It is unclear what, if any, oversight responsibilities Strange may have had over the McGowin Park, LLC/Mobile City Council/Mobile County Commission deal in his role at the time as Alabama Attorney General. Nor is there any indication that Mr. Hope or any attorney with Maynard, Cooper, & Gale sought or received any formal or informal advisory opinion or guidance from Strange or any other lawyers in the Alabama Attorney General’s office when preparing to present the proposal to the city or county governments in Mobile.
Corker and Strange appear to be close political allies in the United States Senate.
Since 2007, Karen Hutton, CEO of the Hutton Company, the Chattanooga, Tennessee real estate development company that appears to be the majority partner in McGowin Park, LLC, has donated $18,300 to Rock City PAC and $6,890 to Senator Corker’s campaign committees, according to FEC records.
Then last Friday, in a meeting at the White House, Corker asked President Trump to visit Alabama in the last days before the September 26 Republican primary runoff election for the U.S. Senate seat previously won by Attorney General Sessions between Strange and his conservative opponent, Judge Roy Moore, to support Strange.
Though President Trump endorsed Strange prior to the August 15 Republican primary election in which no candidate obtained a majority and Moore and Strange qualified for the runoff, Trump had not been very visible in his support for Strange since that initial election.
“Strange’s Republican colleagues got in on the push, too. Tennessee Sen. Bob Corker, who is up for reelection in 2018 and faces the prospect of a primary challenge, spoke extensively with Trump on Friday. According to two people familiar with the conversation, Corker told Trump that Strange’s fate hinged on the president going to bat for him,” Politico reported about that meeting.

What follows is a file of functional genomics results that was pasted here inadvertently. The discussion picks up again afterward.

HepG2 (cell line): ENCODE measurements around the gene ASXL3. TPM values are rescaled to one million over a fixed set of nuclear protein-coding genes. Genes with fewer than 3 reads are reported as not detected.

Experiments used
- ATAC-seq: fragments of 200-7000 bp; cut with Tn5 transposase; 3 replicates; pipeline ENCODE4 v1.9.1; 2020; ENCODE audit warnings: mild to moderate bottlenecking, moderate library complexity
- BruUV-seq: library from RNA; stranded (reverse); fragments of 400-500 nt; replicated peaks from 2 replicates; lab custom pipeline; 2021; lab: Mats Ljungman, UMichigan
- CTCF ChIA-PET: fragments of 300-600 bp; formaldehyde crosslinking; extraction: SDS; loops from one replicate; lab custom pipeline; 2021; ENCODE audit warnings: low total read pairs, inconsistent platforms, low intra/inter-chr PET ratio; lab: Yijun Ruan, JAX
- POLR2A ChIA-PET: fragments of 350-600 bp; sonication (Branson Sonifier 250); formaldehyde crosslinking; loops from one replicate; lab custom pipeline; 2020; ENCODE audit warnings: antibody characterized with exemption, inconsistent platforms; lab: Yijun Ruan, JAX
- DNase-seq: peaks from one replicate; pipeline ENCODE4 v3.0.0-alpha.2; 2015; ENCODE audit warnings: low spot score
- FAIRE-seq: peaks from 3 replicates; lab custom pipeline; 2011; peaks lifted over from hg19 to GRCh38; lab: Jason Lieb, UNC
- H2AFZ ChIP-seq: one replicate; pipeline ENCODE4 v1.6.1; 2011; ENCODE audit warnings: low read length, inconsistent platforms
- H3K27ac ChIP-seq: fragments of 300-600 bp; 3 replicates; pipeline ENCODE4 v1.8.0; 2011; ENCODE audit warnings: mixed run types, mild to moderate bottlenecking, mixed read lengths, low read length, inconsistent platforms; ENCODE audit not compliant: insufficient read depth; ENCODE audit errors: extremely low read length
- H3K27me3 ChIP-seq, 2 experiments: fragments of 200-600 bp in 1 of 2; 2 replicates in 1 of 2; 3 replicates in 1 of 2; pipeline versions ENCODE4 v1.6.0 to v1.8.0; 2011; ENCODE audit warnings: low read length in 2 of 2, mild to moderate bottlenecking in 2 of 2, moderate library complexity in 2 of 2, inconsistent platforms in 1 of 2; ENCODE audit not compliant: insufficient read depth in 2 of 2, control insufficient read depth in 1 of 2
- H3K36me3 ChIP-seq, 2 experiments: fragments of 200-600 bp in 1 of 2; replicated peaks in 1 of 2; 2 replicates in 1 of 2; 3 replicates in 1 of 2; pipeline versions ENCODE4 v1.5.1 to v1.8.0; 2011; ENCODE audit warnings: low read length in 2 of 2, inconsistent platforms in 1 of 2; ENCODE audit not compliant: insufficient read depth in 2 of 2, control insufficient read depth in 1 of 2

“Sen. Bob Corker (R-Tenn.) encouraged Trump to make the trip to Alabama when the two met at the White House on Friday, according to a source with knowledge of the discussions,” The Hill reported on Tuesday.
This Friday, President Trump and Strange will appear together at a Huntsville, Alabama campaign rally, an effort to reverse the tide currently favoring Moore. The latest Real Clear Politics average of polls shows Moore leading Strange by 8.8 percent.
Corker’s investment in McGowin Park, LLC appears to be one of those cases where behind-the-scenes knowledge has proved very lucrative.
In his Annual Report for Calendar 2014 filed with the United States Senate, Corker lists the value of his interest in McGowin Park, LLC between $1 million and $5 million. (see page 12)
In his Annual Report for Calendar 2015 filed with the United States Senate, Corker lists the value of his interest in McGowin Park, LLC between $1 million and $5 million. In addition, his interest in McGowin Park Shopping Center is also valued at between $1 million and $5 million, as is his interest in City of Mobile Limited Obligation Project Revenue Warrants and Mobile County Project Revenue warrants.
His 2015 income from McGowin Park Project Sales Revenue was reported to be $40,349, while he received rent/royalties from McGowin Park Shopping Center greater than $100,000 and less than $1 million.